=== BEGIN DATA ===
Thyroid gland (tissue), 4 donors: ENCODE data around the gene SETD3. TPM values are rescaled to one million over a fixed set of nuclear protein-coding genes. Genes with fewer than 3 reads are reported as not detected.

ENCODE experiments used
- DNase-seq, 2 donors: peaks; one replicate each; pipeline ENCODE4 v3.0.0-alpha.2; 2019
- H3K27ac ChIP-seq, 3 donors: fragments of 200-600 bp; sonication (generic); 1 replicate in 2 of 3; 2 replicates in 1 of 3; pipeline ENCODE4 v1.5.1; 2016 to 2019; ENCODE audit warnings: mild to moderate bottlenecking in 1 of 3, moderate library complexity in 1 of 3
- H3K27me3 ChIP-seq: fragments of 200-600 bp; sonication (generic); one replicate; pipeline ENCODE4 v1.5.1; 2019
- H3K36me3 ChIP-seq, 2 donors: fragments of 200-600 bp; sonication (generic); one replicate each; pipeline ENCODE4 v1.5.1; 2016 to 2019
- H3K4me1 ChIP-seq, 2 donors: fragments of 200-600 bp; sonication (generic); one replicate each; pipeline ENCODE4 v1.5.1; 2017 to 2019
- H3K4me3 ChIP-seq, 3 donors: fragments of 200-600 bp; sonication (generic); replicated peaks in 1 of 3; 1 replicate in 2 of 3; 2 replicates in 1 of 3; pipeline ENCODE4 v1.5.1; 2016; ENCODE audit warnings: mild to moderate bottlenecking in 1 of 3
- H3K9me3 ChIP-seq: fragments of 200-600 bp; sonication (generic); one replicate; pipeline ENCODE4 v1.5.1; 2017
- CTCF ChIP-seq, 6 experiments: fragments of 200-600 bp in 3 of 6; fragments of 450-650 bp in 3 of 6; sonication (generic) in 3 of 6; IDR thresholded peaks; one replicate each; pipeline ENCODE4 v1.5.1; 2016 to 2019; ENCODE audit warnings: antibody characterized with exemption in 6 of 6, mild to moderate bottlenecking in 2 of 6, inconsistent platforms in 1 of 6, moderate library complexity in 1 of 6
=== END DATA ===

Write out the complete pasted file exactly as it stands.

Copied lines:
Thyroid gland (tissue), 4 donors: ENCODE data around the gene SETD3. TPM values are rescaled to one million over a fixed set of nuclear protein-coding genes. Genes with fewer than 3 reads are reported as not detected.

ENCODE experiments used
- DNase-seq, 2 donors: peaks; one replicate each; pipeline ENCODE4 v3.0.0-alpha.2; 2019
- H3K27ac ChIP-seq, 3 donors: fragments of 200-600 bp; sonication (generic); 1 replicate in 2 of 3; 2 replicates in 1 of 3; pipeline ENCODE4 v1.5.1; 2016 to 2019; ENCODE audit warnings: mild to moderate bottlenecking in 1 of 3, moderate library complexity in 1 of 3
- H3K27me3 ChIP-seq: fragments of 200-600 bp; sonication (generic); one replicate; pipeline ENCODE4 v1.5.1; 2019
- H3K36me3 ChIP-seq, 2 donors: fragments of 200-600 bp; sonication (generic); one replicate each; pipeline ENCODE4 v1.5.1; 2016 to 2019
- H3K4me1 ChIP-seq, 2 donors: fragments of 200-600 bp; sonication (generic); one replicate each; pipeline ENCODE4 v1.5.1; 2017 to 2019
- H3K4me3 ChIP-seq, 3 donors: fragments of 200-600 bp; sonication (generic); replicated peaks in 1 of 3; 1 replicate in 2 of 3; 2 replicates in 1 of 3; pipeline ENCODE4 v1.5.1; 2016; ENCODE audit warnings: mild to moderate bottlenecking in 1 of 3
- H3K9me3 ChIP-seq: fragments of 200-600 bp; sonication (generic); one replicate; pipeline ENCODE4 v1.5.1; 2017
- CTCF ChIP-seq, 6 experiments: fragments of 200-600 bp in 3 of 6; fragments of 450-650 bp in 3 of 6; sonication (generic) in 3 of 6; IDR thresholded peaks; one replicate each; pipeline ENCODE4 v1.5.1; 2016 to 2019; ENCODE audit warnings: antibody characterized with exemption in 6 of 6, mild to moderate bottlenecking in 2 of 6, inconsistent platforms in 1 of 6, moderate library complexity in 1 of 6